November 16, 2017
|By: Jim Harrison
Guest Blogger, Lincoln Technology Communications
During the Carrington Event solar storm of September 1, 1859, northern lights were reported as far south as Cuba. British astronomer Richard Carrington witnessed the megaflare on the sun through his telescope and was the first to realize the link between activity and geomagnetic disturbances on Earth.
The geomagnetic disturbances were strong enough that year that U.S. telegraph operators reported sparks leaping from their equipment and some utility wires caught fire and were severed.
A less powerful solar event occurred in March 1989, striking Canada and bringing down the Hydro-Quebec power grid. This solar flare, although less extreme, illustrated the vulnerability of the grid.
Solar storms can affect the Earth in three stages. First, high-energy sunlight, mostly x-rays and ultraviolet light, ionizes Earth's upper atmosphere, interfering with radio communications. Next comes a radiation storm, potentially dangerous to unprotected astronauts. And finally comes coronal mass ejection (CME), a slower moving cloud of charged particles that can take several days to reach Earth's atmosphere. When a CME hits, the solar particles will interact with Earth's magnetic field to produce powerful electromagnetic fluctuations. These fluctuations induce a field in any and every circuit, powerline, and antenna.
On March 5, 1989, about 25 years ago, a spectacularly large sunspot came into view. The very next day this sunspot produced a major solar flare. This solar flare, although less extreme than the Carrington Event, illustrated the vulnerability of the grid. Luckily, this flare was on the side of the sun – as we view it – and not pointed in our direction.
At 2 p.m. EST on March 10 1989, another major flare erupted. At 1 a.m. EST on March 13, the first wave of subatomic particles arrived at the Earth's magnetic poles, producing an incredible northern lights display that lasted almost two days. Voltage oscillations from the flare caused tripping of protective equipment, striking Canada and bringing down the Hydro-Quebec power grid, and nearly bringing the Northeast Power Coordinating Council (NPCC) and the Mid-Atlantic Area Council (MAAC) down in a cascading collapse. Circuits also overloaded in Great Britain, New York, and Virginia. A critical transformer melted in New Jersey.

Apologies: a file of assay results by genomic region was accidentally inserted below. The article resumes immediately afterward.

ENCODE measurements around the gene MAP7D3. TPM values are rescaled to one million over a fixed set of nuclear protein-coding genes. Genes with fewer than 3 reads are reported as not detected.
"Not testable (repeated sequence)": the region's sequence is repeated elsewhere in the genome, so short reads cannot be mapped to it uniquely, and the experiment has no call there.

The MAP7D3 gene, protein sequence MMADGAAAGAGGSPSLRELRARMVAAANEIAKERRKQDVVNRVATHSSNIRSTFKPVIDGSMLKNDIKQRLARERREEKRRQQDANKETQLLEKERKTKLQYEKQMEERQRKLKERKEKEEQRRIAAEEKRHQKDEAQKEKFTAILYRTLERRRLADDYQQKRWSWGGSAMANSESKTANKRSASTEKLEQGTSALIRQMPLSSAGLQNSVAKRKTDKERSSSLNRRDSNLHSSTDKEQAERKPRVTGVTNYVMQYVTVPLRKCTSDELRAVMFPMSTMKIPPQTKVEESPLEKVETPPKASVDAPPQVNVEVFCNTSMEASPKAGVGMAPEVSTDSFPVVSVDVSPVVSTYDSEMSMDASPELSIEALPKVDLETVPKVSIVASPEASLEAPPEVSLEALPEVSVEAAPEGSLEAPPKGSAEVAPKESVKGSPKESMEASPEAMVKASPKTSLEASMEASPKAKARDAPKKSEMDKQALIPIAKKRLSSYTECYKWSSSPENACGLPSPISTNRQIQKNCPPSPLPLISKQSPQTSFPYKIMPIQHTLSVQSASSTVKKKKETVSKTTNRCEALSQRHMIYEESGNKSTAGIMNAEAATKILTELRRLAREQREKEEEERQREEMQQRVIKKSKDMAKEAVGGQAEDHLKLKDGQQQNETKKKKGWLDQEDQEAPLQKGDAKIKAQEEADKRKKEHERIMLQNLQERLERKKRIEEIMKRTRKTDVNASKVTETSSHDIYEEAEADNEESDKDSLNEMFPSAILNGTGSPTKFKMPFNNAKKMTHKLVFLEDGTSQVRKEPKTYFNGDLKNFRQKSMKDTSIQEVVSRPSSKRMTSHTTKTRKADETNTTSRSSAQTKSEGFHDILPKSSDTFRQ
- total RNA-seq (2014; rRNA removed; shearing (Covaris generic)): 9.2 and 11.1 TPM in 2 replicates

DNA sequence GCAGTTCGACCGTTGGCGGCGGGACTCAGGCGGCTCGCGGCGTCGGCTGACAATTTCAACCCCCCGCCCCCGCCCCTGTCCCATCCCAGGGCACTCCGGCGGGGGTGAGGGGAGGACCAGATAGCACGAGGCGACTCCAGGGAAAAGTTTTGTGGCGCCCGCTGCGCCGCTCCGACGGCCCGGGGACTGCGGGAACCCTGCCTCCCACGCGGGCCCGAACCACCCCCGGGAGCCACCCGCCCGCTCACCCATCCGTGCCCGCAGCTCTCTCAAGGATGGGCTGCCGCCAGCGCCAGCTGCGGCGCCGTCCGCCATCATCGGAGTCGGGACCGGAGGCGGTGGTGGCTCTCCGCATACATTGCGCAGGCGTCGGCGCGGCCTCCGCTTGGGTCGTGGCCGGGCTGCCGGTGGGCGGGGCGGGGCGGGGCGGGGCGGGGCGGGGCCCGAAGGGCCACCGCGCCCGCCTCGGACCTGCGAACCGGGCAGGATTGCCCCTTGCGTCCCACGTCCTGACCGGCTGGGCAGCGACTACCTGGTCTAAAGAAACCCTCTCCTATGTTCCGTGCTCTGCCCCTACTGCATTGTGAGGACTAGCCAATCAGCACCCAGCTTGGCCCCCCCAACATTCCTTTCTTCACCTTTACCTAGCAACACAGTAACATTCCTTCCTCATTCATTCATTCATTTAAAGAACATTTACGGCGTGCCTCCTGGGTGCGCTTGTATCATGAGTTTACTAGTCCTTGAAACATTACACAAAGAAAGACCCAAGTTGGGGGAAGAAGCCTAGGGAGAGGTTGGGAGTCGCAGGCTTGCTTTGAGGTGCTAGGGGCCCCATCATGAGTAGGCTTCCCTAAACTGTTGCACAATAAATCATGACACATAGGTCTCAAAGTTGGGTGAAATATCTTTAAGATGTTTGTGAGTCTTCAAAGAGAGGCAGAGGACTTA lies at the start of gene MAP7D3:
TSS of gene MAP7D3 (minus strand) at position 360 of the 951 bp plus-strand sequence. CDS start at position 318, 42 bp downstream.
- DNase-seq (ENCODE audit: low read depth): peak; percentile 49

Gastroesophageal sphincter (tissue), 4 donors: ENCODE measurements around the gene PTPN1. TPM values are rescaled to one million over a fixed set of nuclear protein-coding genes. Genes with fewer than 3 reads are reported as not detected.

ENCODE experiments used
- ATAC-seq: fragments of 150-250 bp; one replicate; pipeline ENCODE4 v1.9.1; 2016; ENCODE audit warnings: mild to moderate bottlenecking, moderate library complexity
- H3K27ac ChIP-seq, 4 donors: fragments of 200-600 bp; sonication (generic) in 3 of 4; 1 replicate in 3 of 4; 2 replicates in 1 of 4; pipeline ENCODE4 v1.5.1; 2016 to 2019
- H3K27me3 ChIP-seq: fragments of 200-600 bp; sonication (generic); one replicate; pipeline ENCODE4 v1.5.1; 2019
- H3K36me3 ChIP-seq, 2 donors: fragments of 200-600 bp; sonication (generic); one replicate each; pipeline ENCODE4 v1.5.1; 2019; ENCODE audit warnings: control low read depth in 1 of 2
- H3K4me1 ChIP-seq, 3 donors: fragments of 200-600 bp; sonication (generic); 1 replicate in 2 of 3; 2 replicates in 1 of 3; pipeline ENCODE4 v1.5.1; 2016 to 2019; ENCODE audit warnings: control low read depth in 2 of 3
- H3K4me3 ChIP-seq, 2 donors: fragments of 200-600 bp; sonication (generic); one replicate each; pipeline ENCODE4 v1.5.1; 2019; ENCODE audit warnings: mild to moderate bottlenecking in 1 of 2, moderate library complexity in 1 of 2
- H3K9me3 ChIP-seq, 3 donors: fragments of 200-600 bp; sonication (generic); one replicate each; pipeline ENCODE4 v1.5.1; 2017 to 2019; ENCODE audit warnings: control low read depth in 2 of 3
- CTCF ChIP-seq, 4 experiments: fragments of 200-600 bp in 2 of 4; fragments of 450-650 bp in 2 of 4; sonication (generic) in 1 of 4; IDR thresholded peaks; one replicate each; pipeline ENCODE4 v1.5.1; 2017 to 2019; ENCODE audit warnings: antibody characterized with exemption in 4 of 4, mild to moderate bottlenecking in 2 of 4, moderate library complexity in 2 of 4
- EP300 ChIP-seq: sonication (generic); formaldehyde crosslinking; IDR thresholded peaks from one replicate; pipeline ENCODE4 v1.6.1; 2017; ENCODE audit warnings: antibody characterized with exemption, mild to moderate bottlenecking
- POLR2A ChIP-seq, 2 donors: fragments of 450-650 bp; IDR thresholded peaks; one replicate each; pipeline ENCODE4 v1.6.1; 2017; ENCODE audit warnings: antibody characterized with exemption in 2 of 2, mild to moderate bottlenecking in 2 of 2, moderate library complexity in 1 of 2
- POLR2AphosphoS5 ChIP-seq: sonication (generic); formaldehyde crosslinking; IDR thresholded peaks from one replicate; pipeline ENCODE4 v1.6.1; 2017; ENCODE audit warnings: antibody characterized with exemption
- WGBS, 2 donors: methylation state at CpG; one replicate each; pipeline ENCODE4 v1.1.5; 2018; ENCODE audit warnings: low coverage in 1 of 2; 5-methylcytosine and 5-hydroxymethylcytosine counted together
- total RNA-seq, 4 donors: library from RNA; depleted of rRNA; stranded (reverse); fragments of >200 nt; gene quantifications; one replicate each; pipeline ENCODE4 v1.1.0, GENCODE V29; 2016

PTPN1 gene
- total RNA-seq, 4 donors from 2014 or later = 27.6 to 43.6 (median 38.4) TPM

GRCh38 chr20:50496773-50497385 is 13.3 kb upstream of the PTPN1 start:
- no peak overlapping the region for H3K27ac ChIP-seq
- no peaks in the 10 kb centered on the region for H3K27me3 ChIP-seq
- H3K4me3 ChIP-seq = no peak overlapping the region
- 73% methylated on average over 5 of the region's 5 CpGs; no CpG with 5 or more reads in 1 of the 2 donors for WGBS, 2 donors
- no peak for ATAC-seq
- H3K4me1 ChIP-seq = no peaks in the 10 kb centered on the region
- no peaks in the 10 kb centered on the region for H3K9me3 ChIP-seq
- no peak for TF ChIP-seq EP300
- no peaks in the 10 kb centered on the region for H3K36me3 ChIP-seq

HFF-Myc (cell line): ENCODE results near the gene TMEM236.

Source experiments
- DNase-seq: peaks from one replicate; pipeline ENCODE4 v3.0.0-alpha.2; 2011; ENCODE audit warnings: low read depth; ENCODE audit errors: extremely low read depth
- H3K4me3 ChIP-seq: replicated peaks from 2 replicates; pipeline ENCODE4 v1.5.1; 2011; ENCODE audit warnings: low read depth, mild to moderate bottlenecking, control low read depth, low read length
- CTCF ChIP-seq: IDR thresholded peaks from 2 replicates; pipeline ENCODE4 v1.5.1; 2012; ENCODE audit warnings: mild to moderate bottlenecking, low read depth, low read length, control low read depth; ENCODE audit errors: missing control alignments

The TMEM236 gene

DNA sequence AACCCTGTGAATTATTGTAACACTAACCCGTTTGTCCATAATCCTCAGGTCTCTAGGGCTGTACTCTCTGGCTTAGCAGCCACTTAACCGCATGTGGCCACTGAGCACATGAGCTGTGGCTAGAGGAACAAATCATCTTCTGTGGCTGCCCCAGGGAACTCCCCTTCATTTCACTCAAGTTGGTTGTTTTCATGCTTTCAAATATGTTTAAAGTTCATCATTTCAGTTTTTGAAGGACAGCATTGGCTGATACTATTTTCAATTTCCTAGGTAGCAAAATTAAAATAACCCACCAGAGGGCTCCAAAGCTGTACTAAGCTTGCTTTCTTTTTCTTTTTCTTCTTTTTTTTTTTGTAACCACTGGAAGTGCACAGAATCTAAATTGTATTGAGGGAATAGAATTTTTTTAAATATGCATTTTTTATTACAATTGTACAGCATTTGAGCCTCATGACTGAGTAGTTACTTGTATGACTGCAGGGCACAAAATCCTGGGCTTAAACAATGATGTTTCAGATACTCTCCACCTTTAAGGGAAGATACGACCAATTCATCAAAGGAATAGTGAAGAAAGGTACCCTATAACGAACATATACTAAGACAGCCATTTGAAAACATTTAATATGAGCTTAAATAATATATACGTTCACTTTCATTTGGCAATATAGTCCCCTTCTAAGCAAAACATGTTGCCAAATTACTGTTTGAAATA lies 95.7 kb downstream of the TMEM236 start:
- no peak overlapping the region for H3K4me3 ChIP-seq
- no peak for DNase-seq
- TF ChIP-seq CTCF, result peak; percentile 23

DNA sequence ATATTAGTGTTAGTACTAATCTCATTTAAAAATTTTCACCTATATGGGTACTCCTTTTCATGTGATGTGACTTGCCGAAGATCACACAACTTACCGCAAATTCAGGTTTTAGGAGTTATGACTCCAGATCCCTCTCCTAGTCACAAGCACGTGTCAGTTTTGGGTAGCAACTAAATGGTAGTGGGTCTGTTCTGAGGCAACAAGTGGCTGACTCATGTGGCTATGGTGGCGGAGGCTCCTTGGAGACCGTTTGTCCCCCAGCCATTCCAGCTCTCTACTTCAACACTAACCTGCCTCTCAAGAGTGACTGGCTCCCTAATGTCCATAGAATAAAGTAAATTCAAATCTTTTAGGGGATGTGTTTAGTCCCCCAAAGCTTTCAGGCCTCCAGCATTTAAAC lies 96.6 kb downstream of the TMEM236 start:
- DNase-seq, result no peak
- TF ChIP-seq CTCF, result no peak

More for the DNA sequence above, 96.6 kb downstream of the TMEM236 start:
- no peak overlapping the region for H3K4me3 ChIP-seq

The aurora of March 13, 1989, taken from Sea Cliff, NY. Photo: ©1989 Ken Spencer
On April 2, 2001, the sun unleashed the biggest solar flare ever recorded, as observed by the Solar and Heliospheric Observatory (SOHO) satellite. The flare was definitely more powerful than the one of 1989. It hurled a CME into space at a speed of roughly 7.2 million kilometers-per-hour. Luckily, the flare was not aimed directly towards Earth. The flare and solar ejection generated a storm of high-velocity particles NOAA rated as a moderate S2 to S3, on a scale that goes to S5. The solar flare produced an R4 radio blackout on the sunlit side of the Earth. An R4 blackout is second to the most severe classification with a flux of more than 0.001 W/m2.
There are two facets you need to consider because of solar flare voltage surges. One, you may very well lose power. Those long electric transmission lines are perfect antennas for this type of assault. This power loss may be over an extended time if many HV transformers are damaged – a likely situation.
Two, you need to protect your design from voltage surges. With any flare, its light (photons) takes about eight minutes to reach earth. This has little effect on an electrical system. It's the stuff that comes afterwards (from 6 hours to 3 days) that may deliver a crippling blow. Also, keep in mind that solar flares are not five-second sun bursts. A flare unleashed Feb. 24, 2011, that just missed us, lasted 90 minutes. If you get a warning about a flare, it may be best to turn off the main circuit breaker.
The design engineer, on the other hand, must be concerned about protecting the power input, the data/analog inputs, and the data/analog outputs. He/she may also want to have ESD protection on pushbuttons and other operator interfaces.
Surge protection devices may be categorized as voltage-limiting devices such as gas discharge arrestors, metal oxide varistors, suppressor diodes, triacs, diacs, and switches or current-limiting devices like fuses, circuit breakers, and thermal cutouts. Let’s take a look at voltage protection, as this is more pertinent to flare protection.